fbpx
IRS Payment Plan: Help for Those Who Can’t Pay Their Taxes

IRS Payment Plan: Help for Those Who Can’t Pay Their Taxes

Advertiser Disclosure: Opinions, reviews, analyses, and recommendations are the author's alone, and have not been reviewed, endorsed or approved by any other entity. This site may be compensated through the advertiser affiliate program.

Tax Day is rapidly approaching. It’s true that you still have until April 18 this year, but you might be surprised at how fast time flies. Especially when you don’t want it to. One of the reasons you might not want time to fly is that you know you owe money on your taxes. This knowledge can be especially distressing if you know that you will have a hard time making your payments. In this economy, the fact that you have to pay taxes on unemployment income might be a bit of a problem. Additionally, you might not have withheld enough from your paycheck for taxes. Whatever the reason, you might find that you owe the IRS a tax bill that you can’t afford. So, whay can you do?

IRS Payment Plan: Help for Those Who Can't Pay Their Taxes 1

Photo by David Reber via Flickr

IRS Solution: Installment Loan

The IRS does have a solution for you. It is possible to apply for an installment agreement so that you are not overly burdened by paying taxes. The IRS generally allows you to pay in installments if you owe less than $25,000, and don’t have a lot of tax issues from your past. You can send in a Form 9465, or you can apply for an installment loan online. This is an easy way to get things set up. You can let the IRS know how much you can afford to pay each month (the IRS has a helpful payment estimator that you can use to help you figure it out), and the IRS can decide whether or not to accept your agreement.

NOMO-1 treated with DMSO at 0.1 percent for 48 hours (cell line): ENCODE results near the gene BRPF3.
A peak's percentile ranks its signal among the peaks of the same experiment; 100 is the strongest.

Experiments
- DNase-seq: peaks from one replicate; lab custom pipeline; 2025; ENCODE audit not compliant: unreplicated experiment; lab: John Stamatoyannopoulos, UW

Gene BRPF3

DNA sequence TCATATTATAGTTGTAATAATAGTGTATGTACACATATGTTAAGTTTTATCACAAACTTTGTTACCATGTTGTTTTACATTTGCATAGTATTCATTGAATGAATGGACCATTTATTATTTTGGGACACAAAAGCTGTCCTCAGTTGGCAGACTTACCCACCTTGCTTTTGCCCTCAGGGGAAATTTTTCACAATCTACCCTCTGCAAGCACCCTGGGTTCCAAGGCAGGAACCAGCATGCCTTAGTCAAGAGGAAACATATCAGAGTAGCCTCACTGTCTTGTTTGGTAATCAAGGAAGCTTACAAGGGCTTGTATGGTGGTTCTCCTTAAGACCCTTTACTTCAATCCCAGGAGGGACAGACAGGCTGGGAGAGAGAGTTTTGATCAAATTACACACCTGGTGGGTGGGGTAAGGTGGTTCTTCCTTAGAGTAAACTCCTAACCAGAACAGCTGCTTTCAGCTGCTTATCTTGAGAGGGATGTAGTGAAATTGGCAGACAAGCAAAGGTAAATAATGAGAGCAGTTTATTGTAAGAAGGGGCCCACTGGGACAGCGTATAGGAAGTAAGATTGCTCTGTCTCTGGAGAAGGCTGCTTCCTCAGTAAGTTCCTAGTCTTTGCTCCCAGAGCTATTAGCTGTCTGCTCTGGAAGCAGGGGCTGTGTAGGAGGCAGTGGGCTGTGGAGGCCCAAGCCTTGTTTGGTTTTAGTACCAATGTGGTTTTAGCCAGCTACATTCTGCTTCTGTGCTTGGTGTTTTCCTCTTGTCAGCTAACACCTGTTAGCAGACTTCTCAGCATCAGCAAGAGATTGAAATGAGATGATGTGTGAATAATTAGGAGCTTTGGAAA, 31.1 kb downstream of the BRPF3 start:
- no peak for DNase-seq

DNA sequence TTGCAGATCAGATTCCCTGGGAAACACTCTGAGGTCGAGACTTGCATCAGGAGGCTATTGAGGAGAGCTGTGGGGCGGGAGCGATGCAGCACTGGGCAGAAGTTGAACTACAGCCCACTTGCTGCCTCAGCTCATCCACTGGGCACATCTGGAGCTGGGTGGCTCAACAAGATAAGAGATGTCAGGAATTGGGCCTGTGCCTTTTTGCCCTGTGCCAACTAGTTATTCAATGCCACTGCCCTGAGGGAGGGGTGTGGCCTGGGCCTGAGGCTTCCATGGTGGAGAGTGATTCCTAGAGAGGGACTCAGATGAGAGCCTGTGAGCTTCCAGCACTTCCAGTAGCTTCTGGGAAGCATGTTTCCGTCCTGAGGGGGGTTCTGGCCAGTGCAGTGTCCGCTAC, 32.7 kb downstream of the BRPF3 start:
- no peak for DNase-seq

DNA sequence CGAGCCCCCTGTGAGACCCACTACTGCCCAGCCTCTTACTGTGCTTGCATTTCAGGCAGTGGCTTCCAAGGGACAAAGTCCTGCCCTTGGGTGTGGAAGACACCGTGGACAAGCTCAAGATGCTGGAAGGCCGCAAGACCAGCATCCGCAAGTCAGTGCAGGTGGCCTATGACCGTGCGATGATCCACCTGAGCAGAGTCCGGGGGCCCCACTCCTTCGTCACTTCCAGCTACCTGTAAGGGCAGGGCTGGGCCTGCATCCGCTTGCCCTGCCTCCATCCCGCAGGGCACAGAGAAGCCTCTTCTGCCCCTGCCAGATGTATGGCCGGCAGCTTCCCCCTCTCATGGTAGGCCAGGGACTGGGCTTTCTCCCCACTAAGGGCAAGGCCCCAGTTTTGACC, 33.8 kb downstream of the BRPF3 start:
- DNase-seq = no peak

You should realize, though, that this is a loan. The IRS considers that you are borrowing the money when you sign up for an installment agreement. As a result, you will need to pay interest. However, the interest rate on an IRS installment loan is usually much lower than what you would get from a credit card issuer. You will also have to pay a fee. Before you put your taxes owed on the credit card, it is worth running a comparison to see if you are better off borrowing from the IRS.

You can choose whether to make a monthly payment on your own, or whether you want a direct debit from your bank account. It is also possible to choose to have your installment amount taken out of your paycheck. These automatic options can make it easier and ensure that your payments are made.

What If You Owe More Than $25,000?

You can only apply for the online installment agreement if you owe $25,000 or less in combined taxes, penalties and interest. You have to realize that the IRS starts tacking on interest as soon as you are late, and there are penalties charged. (Indeed, the failure to file a tax return can come with a heftier penalty than failure to pay taxes.)

If what you owe to the IRS is more than $25,000, you can still apply for an installment agreement, but you won’t be able to fill out the online form. Instead, you will have to take care of things in writing. You will need to send a Form 433F along with your Form 9465. It can help to call the number listed on your tax bill if you want to speak with someone who can help you work things out.

It’s good to know that you do have an option when you owe money in taxes, but can’t pay.

Alternatively, you can borrow money from credit unions, lending exchanges, or peer-to-peer lenders if you unable to make IRS payment plan works for you.

Recommended Articles

2
Leave a Reply

avatar
1 Comment threads
1 Thread replies
2 Followers
 
Most reacted comment
Hottest comment thread
2 Comment authors
monaChristina McGlynn Recent comment authors
  Subscribe  
newest oldest most voted
Notify of
Christina McGlynn
Guest
Christina McGlynn

This is ridiculous. It starts with a layoff, no severance because company filed bankruptcy, class action suit against them. Politicians with bulging pockets, family of four, foreclosure delivery man banging on the door. Did I mention FEAR? STRESS? Go to the bank. Pull out money from 401K to keep cars (both low end used) from repo, foreclosure guy off the door step, utilities on, family fed. Nothing fancy, not even middle class. Bank does not enlighten us that we could of done a hardship withdrawal. How do we know? Call us stupid, never had to take from it before, fear… Read more »

IRS Payment Plan: Help for Those Who Can’t Pay Their Taxes

by Miranda Marquit time to read: 2 min
2